Do I scare you? Do I? Go on, you can tell me. I will never, literally, bite.
An email dropped into my inbox this week linking to an article entitled “Are women intimidating to men?” and I nearly fell off my chair. I would certainly have actually fallen off my chair if I hadn’t heard this question before. If I hadn’t, on numerous occasions, been told to my actual, scary face, that I am ‘an intimidating girl.’
What makes a woman intimidating?
I’ll admit it – I’m not your average quiet type. Despite getting quakingly anxious when I have to meet new groups of people, for the most part I’m loud, opinionated, and usually ready to down two pints then give you an angry list of exactly what can fuck off.
I’m also tall, which I know doesn’t help matters. My tallness, broad shoulders, face piercings and angry frown combine to form a physical GOTN that is just as likely to blend into the background as the verbal GOTN: i.e. not.
So when people tell me I’m intimidating, I usually take it on the chin. I do not scream at them, I do not punch them, I do not launch a fly-kick at their face in the way I might if my life were directed by Quentin Tarantino. What I do is ask them: “why?”
Because more often than not their statement is only half-formed. They don’t think this dude to my right (a UKIP supporter holding forth on why immigration is a real problem for this country) or this guy to my left (a gigantic rugby player three pints into a game of pub golf) is particularly intimidating. Or at least, if they do, they have not decided to say so.
If you can tell me – to my actual face – that I’m intimidating, I am clearly not. What you really mean is: “you’re intimidating, for a woman, yet because you are a woman you cannot possibly scare me enough to prevent me from telling you.”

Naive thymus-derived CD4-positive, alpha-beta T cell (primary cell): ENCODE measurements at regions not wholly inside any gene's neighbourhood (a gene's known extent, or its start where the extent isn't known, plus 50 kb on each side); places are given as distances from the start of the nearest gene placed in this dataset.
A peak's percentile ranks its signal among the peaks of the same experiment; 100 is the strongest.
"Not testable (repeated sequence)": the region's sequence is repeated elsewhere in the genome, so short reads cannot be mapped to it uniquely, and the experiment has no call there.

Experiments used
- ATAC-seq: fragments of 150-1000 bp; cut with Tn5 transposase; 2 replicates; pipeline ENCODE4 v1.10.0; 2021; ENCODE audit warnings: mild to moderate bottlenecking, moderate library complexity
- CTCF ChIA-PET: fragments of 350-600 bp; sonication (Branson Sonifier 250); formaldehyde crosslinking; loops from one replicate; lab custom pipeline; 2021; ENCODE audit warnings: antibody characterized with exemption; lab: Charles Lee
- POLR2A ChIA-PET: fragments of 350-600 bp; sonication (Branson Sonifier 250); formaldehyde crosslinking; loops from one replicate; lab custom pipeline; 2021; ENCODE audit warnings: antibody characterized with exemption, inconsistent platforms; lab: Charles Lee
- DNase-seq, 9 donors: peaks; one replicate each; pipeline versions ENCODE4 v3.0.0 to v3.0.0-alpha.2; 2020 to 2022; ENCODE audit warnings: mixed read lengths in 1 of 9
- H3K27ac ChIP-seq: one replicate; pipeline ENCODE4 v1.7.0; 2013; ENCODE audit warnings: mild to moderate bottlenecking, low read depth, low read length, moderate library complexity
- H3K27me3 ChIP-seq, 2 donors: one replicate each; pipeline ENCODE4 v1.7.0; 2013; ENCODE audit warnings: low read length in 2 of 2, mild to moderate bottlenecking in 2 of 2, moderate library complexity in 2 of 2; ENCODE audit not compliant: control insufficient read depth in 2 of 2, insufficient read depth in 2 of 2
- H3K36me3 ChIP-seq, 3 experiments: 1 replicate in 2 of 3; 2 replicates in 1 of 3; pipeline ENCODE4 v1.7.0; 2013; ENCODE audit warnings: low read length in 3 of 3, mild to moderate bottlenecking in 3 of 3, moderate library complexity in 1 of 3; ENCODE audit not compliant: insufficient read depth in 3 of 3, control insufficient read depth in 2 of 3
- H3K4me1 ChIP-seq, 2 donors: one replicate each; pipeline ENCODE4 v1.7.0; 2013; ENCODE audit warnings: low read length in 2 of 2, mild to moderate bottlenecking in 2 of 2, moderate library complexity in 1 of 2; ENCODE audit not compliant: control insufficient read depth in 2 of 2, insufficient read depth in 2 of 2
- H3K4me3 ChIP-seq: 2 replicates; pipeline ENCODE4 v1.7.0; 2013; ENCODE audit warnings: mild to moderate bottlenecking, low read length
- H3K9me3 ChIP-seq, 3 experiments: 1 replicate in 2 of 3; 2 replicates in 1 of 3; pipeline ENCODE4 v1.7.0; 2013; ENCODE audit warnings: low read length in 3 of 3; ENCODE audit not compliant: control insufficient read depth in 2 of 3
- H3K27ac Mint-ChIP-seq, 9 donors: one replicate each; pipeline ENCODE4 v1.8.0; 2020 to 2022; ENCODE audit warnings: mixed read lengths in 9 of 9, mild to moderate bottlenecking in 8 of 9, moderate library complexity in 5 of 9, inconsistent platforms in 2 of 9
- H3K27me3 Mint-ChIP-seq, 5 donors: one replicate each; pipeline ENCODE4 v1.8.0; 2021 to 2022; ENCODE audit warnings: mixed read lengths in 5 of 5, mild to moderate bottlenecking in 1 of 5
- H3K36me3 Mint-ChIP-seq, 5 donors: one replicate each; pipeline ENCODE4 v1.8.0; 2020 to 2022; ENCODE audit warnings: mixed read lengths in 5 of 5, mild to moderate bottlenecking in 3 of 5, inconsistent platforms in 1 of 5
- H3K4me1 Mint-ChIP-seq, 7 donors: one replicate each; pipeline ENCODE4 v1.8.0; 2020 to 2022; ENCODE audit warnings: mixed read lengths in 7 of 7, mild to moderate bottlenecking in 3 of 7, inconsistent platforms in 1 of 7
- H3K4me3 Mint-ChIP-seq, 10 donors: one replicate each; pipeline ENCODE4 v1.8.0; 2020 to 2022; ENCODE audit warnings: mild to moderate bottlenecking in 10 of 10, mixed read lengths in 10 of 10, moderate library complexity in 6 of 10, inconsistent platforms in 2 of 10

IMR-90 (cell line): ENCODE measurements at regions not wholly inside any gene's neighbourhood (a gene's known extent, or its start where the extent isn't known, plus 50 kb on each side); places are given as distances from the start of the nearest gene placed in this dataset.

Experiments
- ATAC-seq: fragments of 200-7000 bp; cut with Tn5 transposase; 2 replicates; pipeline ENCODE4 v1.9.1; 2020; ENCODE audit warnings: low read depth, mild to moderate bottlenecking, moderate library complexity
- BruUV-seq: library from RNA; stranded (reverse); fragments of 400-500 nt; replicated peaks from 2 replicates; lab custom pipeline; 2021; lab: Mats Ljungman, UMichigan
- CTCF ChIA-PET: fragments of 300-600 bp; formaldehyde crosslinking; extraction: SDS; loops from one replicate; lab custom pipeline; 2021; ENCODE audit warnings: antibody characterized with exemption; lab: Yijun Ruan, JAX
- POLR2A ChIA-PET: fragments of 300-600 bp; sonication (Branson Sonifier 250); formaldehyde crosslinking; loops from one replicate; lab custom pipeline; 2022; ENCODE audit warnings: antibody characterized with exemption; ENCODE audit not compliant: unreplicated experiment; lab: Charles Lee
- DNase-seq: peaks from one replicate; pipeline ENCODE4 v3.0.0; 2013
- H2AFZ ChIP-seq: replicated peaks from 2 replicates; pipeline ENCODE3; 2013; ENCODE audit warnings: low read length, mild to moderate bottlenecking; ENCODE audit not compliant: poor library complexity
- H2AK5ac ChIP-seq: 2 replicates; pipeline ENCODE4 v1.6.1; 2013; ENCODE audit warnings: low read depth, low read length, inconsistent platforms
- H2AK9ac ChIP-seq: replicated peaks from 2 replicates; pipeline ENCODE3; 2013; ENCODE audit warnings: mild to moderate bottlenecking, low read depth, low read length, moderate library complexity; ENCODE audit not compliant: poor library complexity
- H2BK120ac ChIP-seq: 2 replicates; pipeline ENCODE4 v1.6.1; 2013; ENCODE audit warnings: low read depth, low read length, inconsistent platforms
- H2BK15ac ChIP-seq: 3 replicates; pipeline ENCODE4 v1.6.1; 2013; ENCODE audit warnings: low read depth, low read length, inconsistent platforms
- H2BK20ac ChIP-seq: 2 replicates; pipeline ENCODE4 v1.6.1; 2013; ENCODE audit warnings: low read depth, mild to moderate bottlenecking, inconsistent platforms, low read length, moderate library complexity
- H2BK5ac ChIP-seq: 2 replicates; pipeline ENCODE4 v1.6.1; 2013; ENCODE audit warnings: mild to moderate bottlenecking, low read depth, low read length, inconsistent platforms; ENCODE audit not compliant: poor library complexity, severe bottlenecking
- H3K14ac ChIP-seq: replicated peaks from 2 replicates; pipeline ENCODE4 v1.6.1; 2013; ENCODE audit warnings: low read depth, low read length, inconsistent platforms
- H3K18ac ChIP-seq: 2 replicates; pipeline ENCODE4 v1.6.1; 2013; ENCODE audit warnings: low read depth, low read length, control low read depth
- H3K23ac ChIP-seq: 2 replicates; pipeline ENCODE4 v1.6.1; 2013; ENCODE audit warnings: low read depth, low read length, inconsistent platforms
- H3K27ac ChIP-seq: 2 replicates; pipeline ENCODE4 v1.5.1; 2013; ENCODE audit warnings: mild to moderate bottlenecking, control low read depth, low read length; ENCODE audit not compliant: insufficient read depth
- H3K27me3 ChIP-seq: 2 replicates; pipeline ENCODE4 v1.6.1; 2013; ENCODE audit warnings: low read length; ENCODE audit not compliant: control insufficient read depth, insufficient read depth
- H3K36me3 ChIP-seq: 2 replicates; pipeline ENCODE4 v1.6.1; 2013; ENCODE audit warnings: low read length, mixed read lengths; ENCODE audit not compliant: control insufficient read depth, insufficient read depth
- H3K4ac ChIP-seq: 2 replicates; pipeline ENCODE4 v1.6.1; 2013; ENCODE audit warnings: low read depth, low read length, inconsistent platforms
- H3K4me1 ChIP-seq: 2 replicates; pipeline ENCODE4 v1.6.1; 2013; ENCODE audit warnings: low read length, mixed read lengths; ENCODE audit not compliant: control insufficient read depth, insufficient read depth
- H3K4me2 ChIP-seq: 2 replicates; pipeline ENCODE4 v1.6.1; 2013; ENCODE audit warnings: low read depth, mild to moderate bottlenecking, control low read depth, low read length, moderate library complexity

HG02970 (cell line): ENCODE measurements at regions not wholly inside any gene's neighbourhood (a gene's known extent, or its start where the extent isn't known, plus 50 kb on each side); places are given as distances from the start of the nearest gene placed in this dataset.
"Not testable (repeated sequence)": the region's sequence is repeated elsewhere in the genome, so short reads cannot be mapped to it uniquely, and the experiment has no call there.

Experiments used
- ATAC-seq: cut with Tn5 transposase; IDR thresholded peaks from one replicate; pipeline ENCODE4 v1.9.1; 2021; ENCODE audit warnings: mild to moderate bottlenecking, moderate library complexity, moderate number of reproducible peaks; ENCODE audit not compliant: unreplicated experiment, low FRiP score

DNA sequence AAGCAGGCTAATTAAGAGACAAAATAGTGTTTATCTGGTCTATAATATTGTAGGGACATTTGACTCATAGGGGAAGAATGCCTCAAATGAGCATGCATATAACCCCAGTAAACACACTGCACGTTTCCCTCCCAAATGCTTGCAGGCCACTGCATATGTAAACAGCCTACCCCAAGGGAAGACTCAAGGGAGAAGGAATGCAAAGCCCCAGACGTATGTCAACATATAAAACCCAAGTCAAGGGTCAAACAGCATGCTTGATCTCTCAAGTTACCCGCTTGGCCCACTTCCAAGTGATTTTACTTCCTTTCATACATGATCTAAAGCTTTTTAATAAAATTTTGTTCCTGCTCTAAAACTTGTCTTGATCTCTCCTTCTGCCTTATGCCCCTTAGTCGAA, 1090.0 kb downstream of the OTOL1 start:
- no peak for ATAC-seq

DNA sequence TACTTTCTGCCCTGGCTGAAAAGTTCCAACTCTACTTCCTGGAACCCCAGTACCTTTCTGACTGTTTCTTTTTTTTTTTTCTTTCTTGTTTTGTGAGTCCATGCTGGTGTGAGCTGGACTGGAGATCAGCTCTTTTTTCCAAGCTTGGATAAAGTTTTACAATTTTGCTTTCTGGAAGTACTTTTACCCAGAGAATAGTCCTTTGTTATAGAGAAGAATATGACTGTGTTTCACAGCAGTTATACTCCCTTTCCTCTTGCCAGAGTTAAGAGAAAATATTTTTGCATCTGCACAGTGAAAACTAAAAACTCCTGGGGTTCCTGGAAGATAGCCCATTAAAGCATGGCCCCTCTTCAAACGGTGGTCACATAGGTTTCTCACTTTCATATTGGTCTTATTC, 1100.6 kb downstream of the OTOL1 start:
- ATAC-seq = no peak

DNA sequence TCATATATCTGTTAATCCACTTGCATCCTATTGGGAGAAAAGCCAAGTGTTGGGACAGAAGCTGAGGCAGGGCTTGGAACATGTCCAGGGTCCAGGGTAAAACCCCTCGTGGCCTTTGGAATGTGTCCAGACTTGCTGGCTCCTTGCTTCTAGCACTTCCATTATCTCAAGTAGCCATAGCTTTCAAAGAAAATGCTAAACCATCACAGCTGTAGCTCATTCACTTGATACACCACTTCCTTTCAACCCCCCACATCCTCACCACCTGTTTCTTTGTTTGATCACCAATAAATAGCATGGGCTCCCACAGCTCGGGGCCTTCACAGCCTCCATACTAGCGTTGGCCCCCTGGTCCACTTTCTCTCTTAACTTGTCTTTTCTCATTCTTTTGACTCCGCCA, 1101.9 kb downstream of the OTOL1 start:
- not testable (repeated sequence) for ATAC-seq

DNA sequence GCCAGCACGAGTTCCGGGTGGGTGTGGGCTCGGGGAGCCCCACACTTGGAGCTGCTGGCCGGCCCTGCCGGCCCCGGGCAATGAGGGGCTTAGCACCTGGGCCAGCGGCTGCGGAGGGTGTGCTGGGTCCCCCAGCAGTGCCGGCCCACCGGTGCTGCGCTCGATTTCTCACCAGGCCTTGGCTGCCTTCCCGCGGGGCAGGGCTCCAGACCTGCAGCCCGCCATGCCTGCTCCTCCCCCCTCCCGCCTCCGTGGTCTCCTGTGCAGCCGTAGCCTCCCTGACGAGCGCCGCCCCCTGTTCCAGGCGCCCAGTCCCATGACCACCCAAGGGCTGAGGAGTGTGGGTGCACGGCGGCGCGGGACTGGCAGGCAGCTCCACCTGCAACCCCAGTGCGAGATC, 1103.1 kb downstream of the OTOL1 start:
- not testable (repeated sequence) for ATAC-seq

Women: know your limits
When I clicked on the article in question (I am not going to link to it), I expected to see a discussion of why people find women intimidating when they happen to display the same behaviour as men, possibly with commentary along the lines of ‘hey guys, equality isn’t scary, just chill the fuck out.’ But I did not find that, as you can probably tell by the steaming rage emanating from every single dot and pixel of this page.
What I found was a guide for women on how to appear less intimidating in order to get chatted up by more men. It included such advice as
“It’s a great sign if you are single and view yourself as smart, independent, happy, successful and fun. However these very traits can make you seem too intimidating for a man to approach you if you are not consciously acting open toward meeting a great guy.”
Oh, shit, sorry dudes! Did my independence scare you away? Are you twitching like a frightened rabbit because I am too fun and successful? I’d better start ‘consciously acting open’ lest my happy behaviour leads you to think I am a terrible, shrewish bitch.
It’s OK to be scared